Time-saving Tips to Reduce Prep Time
The practice of meal-prepping saves time and supports healthy diet changes. But it is difficult for most people to understand that spending a few hours at the beginning of the week to prepare healthy dishes will save them time during the week. I know you want the shortcuts, so here are a few tips for meal prep!!!
“What are the top five food prep tips to save time?”
First things first, set up a routine. Pick a day and time to plan a menu, another day to do the shopping, and another to do the meal prep. Put it in the calendar and set a reminder.
Pro tip: Match ingredients between recipes to save money and reduce prep time.
From the menu, create a grocery list. Save time by categorizing this list by department. For example, deli, dairy, produce, meat/seafood, frozen foods, etc.
Staples are ingredients used in multiple recipes. These carbohydrates and fats have a good shelf-life, so keep them on hand for cooking:
When it comes time to shop, get as many ingredients as possible in bulk. The local farmers market is a low-cost alternative to bigger chain grocers. Wholesalers like CostCo, Sams, and BJs are the next best option.
Keep the fridge stocked with eggs, too. Hard-boiled eggs make great protein-rich snacks and baked egg muffins are a healthy on-the-go breakfast.
Finally, stock up on frozen foods like vegetables, chicken breasts, fish, and grains.
This tip doesn’t save money, but when it comes to eating a balanced diet, the more color the better and if you don’t have to chop, dice, slice, or grate the ingredients, you will be more likely to include them in meals.
Pre-cut fruits and vegetables also come in pre-packaged individual serving sizes for extra convenience.
Rice, quinoa, lentils, and oats can be cooked in large batches and frozen in individual serving sizes to pair with meals. Bone broth, soups and stews, sauces, and marinades can also be cooked in large batches and frozen in ice cube trays. This makes it convenient to use whatever broth, sauce, or marinade sounds good as a quick flavoring option for a fresh-cooked meal.
Fresh vegetables can be roasted in batches for make-ahead meals. Vegetables that roast well include: carrots, asparagus, onions, potatoes, beets, winter squash, and other root vegetables. Bonus: roasted veggies generally reheat well and maintain great flavor.
Rather than purchasing pre-cooked chicken; boil, grill, or bake fresh chicken. This tip saves money and helps to control what’s inside the chicken breast.
And don’t forget about the go-to high-protein snack, hard-boiled eggs. Cook a dozen at a time to last through the week.
A top time-saving tip is to shop online. With new technology like ClickList and Instacart, it is easy to shop online and pick-up groceries at the store or have them delivered. Shop from the grocery list online, double-checking the pantry to make sure not to purchase ingredients that are already stocked.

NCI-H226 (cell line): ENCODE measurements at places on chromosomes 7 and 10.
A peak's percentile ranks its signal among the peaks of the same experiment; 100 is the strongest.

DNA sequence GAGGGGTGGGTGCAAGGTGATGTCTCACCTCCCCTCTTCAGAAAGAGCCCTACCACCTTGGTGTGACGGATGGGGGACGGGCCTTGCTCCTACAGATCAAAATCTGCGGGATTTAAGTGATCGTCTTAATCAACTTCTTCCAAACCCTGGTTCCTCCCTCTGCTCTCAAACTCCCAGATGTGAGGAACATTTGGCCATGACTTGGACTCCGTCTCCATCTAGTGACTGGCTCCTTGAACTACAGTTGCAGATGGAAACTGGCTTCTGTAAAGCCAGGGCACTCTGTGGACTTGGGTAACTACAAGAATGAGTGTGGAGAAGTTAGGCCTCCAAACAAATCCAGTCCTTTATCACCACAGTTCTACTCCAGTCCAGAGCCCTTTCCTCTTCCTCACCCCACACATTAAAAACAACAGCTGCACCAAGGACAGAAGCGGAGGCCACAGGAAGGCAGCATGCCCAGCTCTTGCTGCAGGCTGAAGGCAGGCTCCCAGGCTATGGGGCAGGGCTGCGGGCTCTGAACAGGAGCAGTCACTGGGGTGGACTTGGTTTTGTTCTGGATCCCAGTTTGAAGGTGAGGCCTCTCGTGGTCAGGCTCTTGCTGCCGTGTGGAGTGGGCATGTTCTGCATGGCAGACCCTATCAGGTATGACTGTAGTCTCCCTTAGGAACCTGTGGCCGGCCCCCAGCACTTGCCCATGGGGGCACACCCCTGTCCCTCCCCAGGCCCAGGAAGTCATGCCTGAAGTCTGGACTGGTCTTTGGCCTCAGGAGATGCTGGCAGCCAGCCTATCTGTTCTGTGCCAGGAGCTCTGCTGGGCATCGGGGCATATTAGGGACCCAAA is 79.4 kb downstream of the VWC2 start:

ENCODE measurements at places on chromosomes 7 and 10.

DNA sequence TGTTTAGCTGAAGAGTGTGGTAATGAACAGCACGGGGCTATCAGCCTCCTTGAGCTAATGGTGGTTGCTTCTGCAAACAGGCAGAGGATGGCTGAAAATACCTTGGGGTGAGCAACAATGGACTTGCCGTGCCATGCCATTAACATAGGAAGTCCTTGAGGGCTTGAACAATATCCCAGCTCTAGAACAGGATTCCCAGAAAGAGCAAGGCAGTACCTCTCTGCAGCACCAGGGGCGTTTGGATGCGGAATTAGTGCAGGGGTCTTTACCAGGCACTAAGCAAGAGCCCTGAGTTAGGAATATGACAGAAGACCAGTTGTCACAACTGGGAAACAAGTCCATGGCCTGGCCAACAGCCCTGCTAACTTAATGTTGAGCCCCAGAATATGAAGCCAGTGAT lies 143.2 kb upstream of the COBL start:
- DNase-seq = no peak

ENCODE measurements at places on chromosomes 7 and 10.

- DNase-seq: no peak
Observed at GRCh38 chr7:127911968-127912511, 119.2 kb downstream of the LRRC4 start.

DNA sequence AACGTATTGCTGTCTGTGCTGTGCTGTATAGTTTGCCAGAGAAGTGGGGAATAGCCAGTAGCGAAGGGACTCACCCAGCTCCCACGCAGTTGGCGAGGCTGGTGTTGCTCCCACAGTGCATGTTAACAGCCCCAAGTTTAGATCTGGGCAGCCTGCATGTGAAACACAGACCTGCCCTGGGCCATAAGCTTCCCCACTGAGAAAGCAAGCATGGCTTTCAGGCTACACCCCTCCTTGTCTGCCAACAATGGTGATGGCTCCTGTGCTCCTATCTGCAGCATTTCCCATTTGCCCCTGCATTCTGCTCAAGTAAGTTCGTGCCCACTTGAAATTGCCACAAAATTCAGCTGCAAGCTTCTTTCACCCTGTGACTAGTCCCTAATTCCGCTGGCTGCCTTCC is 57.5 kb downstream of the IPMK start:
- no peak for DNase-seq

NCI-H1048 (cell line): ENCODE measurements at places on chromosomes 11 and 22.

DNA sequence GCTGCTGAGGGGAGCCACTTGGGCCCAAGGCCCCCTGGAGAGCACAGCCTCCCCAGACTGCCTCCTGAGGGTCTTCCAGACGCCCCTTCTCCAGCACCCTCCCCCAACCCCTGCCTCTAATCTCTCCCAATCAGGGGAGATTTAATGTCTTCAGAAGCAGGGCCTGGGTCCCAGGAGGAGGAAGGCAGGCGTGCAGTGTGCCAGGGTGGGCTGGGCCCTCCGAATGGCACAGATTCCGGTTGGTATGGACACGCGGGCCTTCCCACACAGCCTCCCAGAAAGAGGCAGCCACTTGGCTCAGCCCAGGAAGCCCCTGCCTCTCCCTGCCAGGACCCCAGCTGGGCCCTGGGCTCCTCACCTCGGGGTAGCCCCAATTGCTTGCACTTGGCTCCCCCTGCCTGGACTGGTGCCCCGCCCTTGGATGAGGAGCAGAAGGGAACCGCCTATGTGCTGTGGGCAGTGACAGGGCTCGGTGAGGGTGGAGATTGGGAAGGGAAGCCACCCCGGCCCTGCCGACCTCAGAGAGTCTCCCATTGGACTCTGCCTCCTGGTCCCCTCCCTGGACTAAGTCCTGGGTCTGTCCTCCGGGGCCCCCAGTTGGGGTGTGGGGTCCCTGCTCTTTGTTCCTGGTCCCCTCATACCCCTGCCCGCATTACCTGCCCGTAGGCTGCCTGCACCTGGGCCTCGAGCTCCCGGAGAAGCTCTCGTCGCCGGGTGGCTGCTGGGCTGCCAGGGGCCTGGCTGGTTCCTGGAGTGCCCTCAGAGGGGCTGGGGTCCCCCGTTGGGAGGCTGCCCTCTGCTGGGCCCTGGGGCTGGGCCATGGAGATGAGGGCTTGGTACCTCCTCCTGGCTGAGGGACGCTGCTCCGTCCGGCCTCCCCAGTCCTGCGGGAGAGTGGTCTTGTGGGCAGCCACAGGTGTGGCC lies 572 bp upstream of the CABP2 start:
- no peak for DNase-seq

This is a convenient option if it’s available locally and helps avoid temptations in the check-out line (well, hello there, York Peppermint patty).
Use Caribbean Jerk seasoning to spice up fish and rice. Add some pineapple and cilantro for extra flavor and color. Suddenly, the boring lunchroom is transformed into a tropical beach.
Craving pasta? Cook quinoa with Italian seasoning and top with a pre-cooked chicken breast to curb cravings and increase healthy, lean protein intake.
Roasted veggies sprinkled with Southwest seasoning are a great topping for grilled chicken breast. Add half an avocado with a sprinkle of lime juice for a well-balanced, nutritious, satisfying meal.
If time is an issue, stick with whole foods for quick snacks. Fresh fruits and vegetables combined with nuts and seeds are healthier than dried fruit “trail” mixes and will keep clients fuller longer.
The make-ahead method includes batch cooking healthy dishes and portioning them out into containers or Zip-lock bags. These meals are cooked in one day and ready to reheat and eat for the rest of the week.
As in the make-ahead method, all the chopping, cooking, and pre-portioning of meals is completed in a couple hours. The added step is freezing them. This is a nice option for big families or people who enjoy a lot of variety in their menu. These meals last longer, but be careful to choose the right recipes. Some meals just don’t freeze well.
Use this information to help you with your nutrition goals. If you have any additional questions feel free to contact me, and I will answer any questions you may have
Adams, Casey. "Hearty nutraceuticals: a comprehensive review of the research behind scores of nutraceutical ingredients that help keep a heart healthy and happy." Nutraceuticals World, Apr. 2008, p. 36+. General OneFile, https://link.galegroup.com/apps/doc/A178616868/ITOF?u=lirn86548&sid=ITOF&xid=27335658. Accessed 9 Jan. 2019.